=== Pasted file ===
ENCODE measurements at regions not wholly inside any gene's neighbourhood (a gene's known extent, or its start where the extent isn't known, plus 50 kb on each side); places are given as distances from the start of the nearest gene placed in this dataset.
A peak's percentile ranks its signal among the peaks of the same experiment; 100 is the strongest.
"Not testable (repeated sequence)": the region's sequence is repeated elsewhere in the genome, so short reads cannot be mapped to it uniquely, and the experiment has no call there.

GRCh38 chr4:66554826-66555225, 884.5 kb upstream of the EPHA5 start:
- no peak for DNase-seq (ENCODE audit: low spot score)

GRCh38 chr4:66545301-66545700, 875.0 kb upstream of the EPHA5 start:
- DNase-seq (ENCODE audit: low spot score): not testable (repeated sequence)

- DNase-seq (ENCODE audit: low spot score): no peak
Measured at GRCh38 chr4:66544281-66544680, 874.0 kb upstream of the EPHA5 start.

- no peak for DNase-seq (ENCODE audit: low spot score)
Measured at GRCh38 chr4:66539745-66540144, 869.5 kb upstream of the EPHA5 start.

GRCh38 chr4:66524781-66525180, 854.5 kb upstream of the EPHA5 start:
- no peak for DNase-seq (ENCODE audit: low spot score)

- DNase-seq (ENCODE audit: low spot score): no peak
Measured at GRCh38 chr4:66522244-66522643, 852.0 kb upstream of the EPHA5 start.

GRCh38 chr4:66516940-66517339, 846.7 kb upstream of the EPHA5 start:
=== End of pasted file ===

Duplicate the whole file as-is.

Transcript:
ENCODE measurements at regions not wholly inside any gene's neighbourhood (a gene's known extent, or its start where the extent isn't known, plus 50 kb on each side); places are given as distances from the start of the nearest gene placed in this dataset.
A peak's percentile ranks its signal among the peaks of the same experiment; 100 is the strongest.
"Not testable (repeated sequence)": the region's sequence is repeated elsewhere in the genome, so short reads cannot be mapped to it uniquely, and the experiment has no call there.

GRCh38 chr4:66554826-66555225, 884.5 kb upstream of the EPHA5 start:
- no peak for DNase-seq (ENCODE audit: low spot score)

GRCh38 chr4:66545301-66545700, 875.0 kb upstream of the EPHA5 start:
- DNase-seq (ENCODE audit: low spot score): not testable (repeated sequence)

- DNase-seq (ENCODE audit: low spot score): no peak
Measured at GRCh38 chr4:66544281-66544680, 874.0 kb upstream of the EPHA5 start.

- no peak for DNase-seq (ENCODE audit: low spot score)
Measured at GRCh38 chr4:66539745-66540144, 869.5 kb upstream of the EPHA5 start.

GRCh38 chr4:66524781-66525180, 854.5 kb upstream of the EPHA5 start:
- no peak for DNase-seq (ENCODE audit: low spot score)

- DNase-seq (ENCODE audit: low spot score): no peak
Measured at GRCh38 chr4:66522244-66522643, 852.0 kb upstream of the EPHA5 start.

GRCh38 chr4:66516940-66517339, 846.7 kb upstream of the EPHA5 start: